• I don’t know what happened to the 14 (Idlewild Palisades) around 5pm. I’m thinking the bus broke down and a new bus (purple) had to be sent out to replace it.

  • Some routes are interlined. For example, the 12 and 18. The bus starts off as the 12, does its trip, but once it pulls into central station, that same bus becomes the 18 and does a trip along route 18. When it returns to central station, it once again becomes the 12. It appears as though the 18 is constantly taking longer than the expected time which makes the 12 start late. Even though the 12 makes up time, it can’t seem to ever get on schedule.

  • The 280 runs down a major suburban corridor that has the worst traffic in the region. Even during rush hour at 5.00pm, the route is expected to have the same trip time as 10am. Clearly it doesn’t.
  • The most heavily used routes: 17, 1, 3, 44, 45, 6, 28, 8, 1 Ex all have minor deviation and run on time.

The code is currently available on github:

https://github.com/line72/dv8

I’m still cleaning up the code, but it is currently usable. I’m also thinking about porting this to D3 and doing live visualization on a website rather than generating a static image.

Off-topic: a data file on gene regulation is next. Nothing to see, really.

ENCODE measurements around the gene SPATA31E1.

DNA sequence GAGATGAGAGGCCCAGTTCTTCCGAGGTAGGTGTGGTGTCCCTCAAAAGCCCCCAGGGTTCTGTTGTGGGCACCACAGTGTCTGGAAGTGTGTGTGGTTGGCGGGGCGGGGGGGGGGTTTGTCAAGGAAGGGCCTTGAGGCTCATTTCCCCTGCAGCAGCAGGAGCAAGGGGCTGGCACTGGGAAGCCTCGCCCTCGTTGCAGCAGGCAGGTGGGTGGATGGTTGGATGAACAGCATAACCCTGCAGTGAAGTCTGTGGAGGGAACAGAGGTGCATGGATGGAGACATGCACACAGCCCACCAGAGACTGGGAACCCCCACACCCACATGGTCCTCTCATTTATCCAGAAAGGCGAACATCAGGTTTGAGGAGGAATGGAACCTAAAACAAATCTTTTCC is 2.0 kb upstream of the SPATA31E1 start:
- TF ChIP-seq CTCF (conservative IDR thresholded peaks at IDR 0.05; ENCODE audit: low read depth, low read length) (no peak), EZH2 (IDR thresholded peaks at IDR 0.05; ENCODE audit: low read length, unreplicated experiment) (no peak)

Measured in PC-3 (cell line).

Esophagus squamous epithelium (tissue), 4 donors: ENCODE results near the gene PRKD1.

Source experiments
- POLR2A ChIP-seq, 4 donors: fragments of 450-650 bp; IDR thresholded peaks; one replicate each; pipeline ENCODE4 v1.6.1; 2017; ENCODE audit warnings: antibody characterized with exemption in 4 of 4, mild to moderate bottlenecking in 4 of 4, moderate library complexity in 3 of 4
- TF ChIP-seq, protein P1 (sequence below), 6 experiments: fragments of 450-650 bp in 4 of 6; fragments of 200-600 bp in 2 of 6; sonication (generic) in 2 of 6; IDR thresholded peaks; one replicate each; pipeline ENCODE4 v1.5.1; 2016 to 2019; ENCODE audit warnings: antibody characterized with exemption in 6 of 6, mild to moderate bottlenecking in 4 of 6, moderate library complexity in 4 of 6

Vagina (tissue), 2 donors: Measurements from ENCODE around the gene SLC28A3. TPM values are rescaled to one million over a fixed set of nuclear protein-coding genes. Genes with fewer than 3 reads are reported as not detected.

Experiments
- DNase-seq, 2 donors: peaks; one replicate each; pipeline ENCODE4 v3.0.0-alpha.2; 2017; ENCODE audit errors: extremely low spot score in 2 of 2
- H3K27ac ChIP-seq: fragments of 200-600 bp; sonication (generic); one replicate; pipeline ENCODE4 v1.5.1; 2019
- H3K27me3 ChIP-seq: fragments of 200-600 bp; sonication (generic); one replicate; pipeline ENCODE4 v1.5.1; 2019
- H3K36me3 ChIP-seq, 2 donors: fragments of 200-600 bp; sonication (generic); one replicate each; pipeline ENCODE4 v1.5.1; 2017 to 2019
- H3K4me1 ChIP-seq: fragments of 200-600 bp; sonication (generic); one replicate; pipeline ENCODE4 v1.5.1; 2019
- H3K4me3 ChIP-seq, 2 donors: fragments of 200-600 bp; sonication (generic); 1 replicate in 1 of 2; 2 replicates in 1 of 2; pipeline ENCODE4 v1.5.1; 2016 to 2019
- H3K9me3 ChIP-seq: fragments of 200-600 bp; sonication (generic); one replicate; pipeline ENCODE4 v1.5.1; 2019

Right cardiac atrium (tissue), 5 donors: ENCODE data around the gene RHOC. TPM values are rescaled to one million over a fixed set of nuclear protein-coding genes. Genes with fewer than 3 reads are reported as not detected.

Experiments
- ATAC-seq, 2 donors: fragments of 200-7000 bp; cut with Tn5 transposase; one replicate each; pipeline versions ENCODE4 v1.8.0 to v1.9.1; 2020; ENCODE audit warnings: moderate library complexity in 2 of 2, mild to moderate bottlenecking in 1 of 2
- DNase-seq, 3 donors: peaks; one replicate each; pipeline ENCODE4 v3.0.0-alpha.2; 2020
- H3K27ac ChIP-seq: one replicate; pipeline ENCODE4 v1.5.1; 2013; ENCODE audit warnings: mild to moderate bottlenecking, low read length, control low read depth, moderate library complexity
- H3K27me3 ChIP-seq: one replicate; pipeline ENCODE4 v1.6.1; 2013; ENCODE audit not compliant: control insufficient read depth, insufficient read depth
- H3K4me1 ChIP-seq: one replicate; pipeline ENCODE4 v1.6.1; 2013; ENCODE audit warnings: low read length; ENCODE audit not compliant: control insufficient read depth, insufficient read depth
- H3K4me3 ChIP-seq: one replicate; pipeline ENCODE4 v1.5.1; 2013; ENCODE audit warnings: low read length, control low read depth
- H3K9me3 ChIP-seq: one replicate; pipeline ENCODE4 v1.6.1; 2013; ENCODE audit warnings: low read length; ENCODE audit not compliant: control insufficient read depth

BJCTA Trip Planner now in sync with official data

My trip planner for the BJCTA Max buses (http://www.bjctatripplanner.org) along with my android app, are now in sync with the official data from the BJCTA. I will continue to keep my site in sync with their data, which means up to date and accurate data!

[appbox googleplay net.line72.bjcta.opentripplanner.android]

Weld Article On The BJCTA Bus System

Weld recently did a two part series on the status of the BJCTA Bus System. My trip planner was featured in the second part. You can read it online from the links below:

Part 1
Part 1

Part 2
Part 2

Part 1 is a very interesting look at the decline of the bus system since the 1950s and the turmoil and political games around transit in Birmingham. Part 2 takes a look at what is being done now to improve the system along with stories from riders who rely on the system.

Sightings of My App

Last night I was waiting on a bus in 5 points after some drinks with friends. Among the 12 of us who were waiting on a bus, I noticed two young girls, who we clearly not from Birmingham, looking at their phones to figure out what bus to ride to get back to their hotel near the convention center. As I looked over their shoulder, I saw they were using my App! That right there was enough to make me realize that all the work I’ve been doing for the last 1.5 years has been worth it! So, if you haven’t already, give the buses a try and use my app to help you.